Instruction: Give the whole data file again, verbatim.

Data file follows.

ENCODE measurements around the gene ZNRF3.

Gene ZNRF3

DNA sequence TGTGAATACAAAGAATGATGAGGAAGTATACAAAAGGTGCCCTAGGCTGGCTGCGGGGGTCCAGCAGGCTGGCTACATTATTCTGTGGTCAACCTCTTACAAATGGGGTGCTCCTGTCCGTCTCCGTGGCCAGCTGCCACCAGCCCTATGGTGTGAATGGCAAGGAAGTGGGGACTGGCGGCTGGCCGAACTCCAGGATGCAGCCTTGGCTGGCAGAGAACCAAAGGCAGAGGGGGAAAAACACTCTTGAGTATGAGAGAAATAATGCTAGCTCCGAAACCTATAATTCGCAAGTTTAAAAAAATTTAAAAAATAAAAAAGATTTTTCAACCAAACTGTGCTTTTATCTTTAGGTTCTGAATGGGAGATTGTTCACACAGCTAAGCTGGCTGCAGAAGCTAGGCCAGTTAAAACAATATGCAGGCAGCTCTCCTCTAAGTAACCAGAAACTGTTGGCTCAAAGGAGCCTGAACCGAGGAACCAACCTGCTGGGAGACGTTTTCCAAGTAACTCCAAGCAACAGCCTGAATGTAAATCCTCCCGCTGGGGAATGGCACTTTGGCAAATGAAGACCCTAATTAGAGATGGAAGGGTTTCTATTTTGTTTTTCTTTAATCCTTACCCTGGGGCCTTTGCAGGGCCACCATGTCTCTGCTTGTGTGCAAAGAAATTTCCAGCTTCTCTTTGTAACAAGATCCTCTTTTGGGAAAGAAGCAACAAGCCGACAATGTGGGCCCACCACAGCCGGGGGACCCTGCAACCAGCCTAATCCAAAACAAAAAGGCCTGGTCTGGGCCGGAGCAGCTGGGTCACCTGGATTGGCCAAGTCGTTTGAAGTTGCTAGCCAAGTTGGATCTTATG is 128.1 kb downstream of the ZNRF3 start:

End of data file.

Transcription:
ENCODE measurements around the gene ZNRF3.

Gene ZNRF3

DNA sequence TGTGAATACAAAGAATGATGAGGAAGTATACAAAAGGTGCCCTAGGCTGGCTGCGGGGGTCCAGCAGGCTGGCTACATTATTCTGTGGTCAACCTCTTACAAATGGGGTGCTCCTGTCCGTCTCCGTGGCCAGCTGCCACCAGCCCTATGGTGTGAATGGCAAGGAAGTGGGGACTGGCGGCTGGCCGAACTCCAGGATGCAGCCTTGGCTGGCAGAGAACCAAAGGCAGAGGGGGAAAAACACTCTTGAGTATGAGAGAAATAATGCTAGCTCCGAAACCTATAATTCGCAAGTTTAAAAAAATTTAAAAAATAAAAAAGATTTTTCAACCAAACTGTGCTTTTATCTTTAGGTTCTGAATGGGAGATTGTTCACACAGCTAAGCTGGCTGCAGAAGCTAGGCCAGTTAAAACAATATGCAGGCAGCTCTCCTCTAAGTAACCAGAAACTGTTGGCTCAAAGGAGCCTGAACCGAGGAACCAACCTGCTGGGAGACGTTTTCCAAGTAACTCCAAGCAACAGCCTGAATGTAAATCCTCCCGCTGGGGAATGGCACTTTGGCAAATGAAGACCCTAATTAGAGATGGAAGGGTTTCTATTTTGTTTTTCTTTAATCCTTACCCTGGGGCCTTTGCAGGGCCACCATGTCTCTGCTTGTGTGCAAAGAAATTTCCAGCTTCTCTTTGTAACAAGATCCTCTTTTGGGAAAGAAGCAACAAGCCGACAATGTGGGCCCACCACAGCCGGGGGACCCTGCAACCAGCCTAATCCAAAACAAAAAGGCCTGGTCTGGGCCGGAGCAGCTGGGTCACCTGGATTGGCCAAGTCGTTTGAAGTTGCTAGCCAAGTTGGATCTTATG is 128.1 kb downstream of the ZNRF3 start: